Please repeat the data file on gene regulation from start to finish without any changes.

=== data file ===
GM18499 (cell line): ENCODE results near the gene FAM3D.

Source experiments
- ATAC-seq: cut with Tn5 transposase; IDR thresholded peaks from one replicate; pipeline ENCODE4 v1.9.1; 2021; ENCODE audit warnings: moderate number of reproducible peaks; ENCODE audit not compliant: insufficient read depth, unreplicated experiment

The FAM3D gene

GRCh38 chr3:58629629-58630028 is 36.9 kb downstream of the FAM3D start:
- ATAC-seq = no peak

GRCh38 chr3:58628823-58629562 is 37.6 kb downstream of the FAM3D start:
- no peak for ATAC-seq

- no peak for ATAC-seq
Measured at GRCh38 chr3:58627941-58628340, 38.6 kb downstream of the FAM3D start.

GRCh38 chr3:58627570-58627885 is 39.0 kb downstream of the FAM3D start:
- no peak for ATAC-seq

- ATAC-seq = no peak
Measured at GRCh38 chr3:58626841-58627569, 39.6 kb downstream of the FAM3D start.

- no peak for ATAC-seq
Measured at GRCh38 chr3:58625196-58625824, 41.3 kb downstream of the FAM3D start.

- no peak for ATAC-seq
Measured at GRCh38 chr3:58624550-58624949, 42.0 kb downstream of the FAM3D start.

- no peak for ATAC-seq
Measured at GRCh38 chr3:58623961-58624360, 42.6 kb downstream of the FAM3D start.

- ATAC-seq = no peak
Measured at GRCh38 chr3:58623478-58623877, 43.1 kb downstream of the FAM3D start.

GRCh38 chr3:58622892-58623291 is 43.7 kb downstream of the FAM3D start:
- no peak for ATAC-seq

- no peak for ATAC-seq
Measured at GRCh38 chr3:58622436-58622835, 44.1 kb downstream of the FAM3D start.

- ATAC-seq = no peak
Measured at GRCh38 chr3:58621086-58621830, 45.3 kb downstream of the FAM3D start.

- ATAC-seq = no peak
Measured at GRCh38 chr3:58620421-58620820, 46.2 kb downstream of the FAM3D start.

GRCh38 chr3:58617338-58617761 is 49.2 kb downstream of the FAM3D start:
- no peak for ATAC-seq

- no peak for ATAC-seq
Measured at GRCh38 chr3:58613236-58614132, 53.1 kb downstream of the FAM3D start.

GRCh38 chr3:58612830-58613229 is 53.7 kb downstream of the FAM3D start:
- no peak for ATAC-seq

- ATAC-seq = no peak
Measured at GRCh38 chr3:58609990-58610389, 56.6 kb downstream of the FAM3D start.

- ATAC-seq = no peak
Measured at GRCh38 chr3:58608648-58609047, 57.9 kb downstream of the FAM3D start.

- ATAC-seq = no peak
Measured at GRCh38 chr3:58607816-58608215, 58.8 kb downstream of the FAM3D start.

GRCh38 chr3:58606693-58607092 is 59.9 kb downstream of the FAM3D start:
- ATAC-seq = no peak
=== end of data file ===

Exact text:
GM18499 (cell line): ENCODE results near the gene FAM3D.

Source experiments
- ATAC-seq: cut with Tn5 transposase; IDR thresholded peaks from one replicate; pipeline ENCODE4 v1.9.1; 2021; ENCODE audit warnings: moderate number of reproducible peaks; ENCODE audit not compliant: insufficient read depth, unreplicated experiment

The FAM3D gene

GRCh38 chr3:58629629-58630028 is 36.9 kb downstream of the FAM3D start:
- ATAC-seq = no peak

GRCh38 chr3:58628823-58629562 is 37.6 kb downstream of the FAM3D start:
- no peak for ATAC-seq

- no peak for ATAC-seq
Measured at GRCh38 chr3:58627941-58628340, 38.6 kb downstream of the FAM3D start.

GRCh38 chr3:58627570-58627885 is 39.0 kb downstream of the FAM3D start:
- no peak for ATAC-seq

- ATAC-seq = no peak
Measured at GRCh38 chr3:58626841-58627569, 39.6 kb downstream of the FAM3D start.

- no peak for ATAC-seq
Measured at GRCh38 chr3:58625196-58625824, 41.3 kb downstream of the FAM3D start.

- no peak for ATAC-seq
Measured at GRCh38 chr3:58624550-58624949, 42.0 kb downstream of the FAM3D start.

- no peak for ATAC-seq
Measured at GRCh38 chr3:58623961-58624360, 42.6 kb downstream of the FAM3D start.

- ATAC-seq = no peak
Measured at GRCh38 chr3:58623478-58623877, 43.1 kb downstream of the FAM3D start.

GRCh38 chr3:58622892-58623291 is 43.7 kb downstream of the FAM3D start:
- no peak for ATAC-seq

- no peak for ATAC-seq
Measured at GRCh38 chr3:58622436-58622835, 44.1 kb downstream of the FAM3D start.

- ATAC-seq = no peak
Measured at GRCh38 chr3:58621086-58621830, 45.3 kb downstream of the FAM3D start.

- ATAC-seq = no peak
Measured at GRCh38 chr3:58620421-58620820, 46.2 kb downstream of the FAM3D start.

GRCh38 chr3:58617338-58617761 is 49.2 kb downstream of the FAM3D start:
- no peak for ATAC-seq

- no peak for ATAC-seq
Measured at GRCh38 chr3:58613236-58614132, 53.1 kb downstream of the FAM3D start.

GRCh38 chr3:58612830-58613229 is 53.7 kb downstream of the FAM3D start:
- no peak for ATAC-seq

- ATAC-seq = no peak
Measured at GRCh38 chr3:58609990-58610389, 56.6 kb downstream of the FAM3D start.

- ATAC-seq = no peak
Measured at GRCh38 chr3:58608648-58609047, 57.9 kb downstream of the FAM3D start.

- ATAC-seq = no peak
Measured at GRCh38 chr3:58607816-58608215, 58.8 kb downstream of the FAM3D start.

GRCh38 chr3:58606693-58607092 is 59.9 kb downstream of the FAM3D start:
- ATAC-seq = no peak